Sound Waves: Mothers of children lost to gun and knife crime speak with Assist Trauma Care

The loss of a child is devastating and indescribable. Rather than trying to forget,
one coping solution could be helping parents to remember their children without
the trauma.

This was one of the many ideas explored during the workshop run by Sound Waves – a Big Local Impact project.

Sound Waves is run by mothers who have tragically lost their children to gun and knife crime. The mothers describe this lived experience as ‘trauma of the highest level’. Sound Waves aims to support mothers who sadly come to experience this loss. They began with sharing information on the trauma they experience.

Lisa Wright and Anton Noble from Assist Trauma Care were invited to speak at last month’s workshop. Assist Trauma Care provides support to those dealing with traumatic bereavement.

Anton Noble is a former offender who now commits his time to the youth in Coventry. He takes to the streets in a minivan, aiming to break the cycle of gang violence.

“A lot of youths get kicked out of school, because the teachers, many of them don’t have the time so they just send them out instead of getting to know the kid on a one to one basis.

“This is what I and the team do for the kids. We support the youth that are in that background but can’t speak up for themselves.”

Anton has lost close friends, but the trauma has not stopped him moving forward.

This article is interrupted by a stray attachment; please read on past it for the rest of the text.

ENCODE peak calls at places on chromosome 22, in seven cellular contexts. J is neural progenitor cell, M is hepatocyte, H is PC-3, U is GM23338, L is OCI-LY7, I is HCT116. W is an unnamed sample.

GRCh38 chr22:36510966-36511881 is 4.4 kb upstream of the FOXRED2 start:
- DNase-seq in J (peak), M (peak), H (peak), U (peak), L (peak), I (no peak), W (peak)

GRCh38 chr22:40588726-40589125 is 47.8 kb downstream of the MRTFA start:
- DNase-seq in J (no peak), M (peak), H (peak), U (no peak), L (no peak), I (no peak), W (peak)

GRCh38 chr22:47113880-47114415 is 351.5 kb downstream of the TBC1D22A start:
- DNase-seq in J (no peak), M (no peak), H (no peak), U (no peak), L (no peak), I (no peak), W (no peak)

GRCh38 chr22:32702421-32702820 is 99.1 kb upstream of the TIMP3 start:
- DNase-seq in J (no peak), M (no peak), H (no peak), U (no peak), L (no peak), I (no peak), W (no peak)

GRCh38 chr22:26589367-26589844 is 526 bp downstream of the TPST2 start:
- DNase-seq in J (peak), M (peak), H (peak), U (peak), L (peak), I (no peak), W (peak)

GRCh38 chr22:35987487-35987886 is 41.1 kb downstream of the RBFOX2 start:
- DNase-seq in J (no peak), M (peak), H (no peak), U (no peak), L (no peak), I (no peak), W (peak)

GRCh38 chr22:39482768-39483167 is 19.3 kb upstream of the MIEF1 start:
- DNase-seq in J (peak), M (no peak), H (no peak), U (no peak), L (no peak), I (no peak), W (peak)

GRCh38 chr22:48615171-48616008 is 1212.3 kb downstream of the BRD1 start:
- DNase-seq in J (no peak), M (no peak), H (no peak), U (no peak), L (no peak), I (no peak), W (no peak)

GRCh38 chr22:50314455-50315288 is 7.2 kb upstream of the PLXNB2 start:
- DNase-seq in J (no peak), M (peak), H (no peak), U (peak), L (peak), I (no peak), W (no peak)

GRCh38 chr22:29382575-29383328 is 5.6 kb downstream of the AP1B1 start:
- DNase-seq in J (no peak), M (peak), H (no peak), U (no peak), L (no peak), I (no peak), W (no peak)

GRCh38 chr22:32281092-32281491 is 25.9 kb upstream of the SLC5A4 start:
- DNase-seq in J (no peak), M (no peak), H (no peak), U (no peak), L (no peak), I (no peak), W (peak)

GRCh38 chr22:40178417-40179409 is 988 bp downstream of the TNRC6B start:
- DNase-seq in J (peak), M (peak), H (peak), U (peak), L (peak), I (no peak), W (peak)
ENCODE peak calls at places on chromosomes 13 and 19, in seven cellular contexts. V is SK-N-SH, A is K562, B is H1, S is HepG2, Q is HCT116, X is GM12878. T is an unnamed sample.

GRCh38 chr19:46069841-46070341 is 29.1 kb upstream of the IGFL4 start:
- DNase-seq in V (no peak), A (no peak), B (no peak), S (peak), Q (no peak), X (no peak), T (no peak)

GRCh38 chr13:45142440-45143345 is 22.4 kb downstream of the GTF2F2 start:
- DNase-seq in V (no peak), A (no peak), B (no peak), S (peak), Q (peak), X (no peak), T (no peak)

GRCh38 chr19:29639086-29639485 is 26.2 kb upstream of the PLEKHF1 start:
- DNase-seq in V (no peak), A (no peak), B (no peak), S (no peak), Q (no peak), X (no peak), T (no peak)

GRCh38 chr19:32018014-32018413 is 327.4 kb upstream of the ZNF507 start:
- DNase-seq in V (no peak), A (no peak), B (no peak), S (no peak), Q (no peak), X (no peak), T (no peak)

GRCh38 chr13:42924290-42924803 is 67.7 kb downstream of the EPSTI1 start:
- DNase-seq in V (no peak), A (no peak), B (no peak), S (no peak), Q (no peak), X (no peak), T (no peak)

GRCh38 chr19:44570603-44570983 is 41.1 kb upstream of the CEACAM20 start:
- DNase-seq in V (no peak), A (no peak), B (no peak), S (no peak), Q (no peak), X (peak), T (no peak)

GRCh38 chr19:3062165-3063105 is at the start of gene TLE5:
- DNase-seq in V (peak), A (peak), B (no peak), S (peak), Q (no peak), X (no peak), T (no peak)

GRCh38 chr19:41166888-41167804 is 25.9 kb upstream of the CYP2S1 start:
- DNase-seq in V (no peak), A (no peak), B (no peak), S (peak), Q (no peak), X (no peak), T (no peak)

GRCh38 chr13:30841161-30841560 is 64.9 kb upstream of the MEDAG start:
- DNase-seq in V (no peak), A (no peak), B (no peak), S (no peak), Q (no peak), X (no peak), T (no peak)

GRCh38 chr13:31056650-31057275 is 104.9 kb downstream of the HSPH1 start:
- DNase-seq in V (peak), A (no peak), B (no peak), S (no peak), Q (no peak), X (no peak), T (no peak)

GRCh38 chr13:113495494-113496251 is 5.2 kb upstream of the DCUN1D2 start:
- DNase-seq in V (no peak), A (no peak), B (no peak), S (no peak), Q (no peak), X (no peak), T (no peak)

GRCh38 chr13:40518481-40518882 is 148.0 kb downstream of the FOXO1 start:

“With loss, I don’t think you get over it, you get stronger.

“And I think the best thing that I’ve learnt with loss is if you can’t get over it you can look over it.

“And when I say you look over it. it’s not just that you carry on with your lives like it’s not there, but you carry on to make it positive.”

Lisa Wright runs Assist Trauma Care support groups for grieving parents. Her years doing so has highlighted how lonely such loss can leave one feeling.

“Human beings try to be very kind and understanding when they know another person has lost somebody.

“But I think when you lose a child, there are people who make very crass comments.

“I’ve had parents say to me ‘somebody came up to me and said I know how you feel I lost my mother last year’.

“And it’s not comparable, it really isn’t.”

But Lisa stressed that support which Sound Waves provides can help the grieving feel less isolating.

“The journey that you are on as grieving parents is huge, it’s not wholly recognised and it can be very lonely.

“What is wonderful is to know that there is this group, there is support and there is a reaching out you can do.”

Sound Waves has workshops for grieving parents planned in the future. Details of which will be published on our website and social media.

Our next meeting will be on 17 December 2020 at 5:30pm.

If you would like to attend or have any questions please contact

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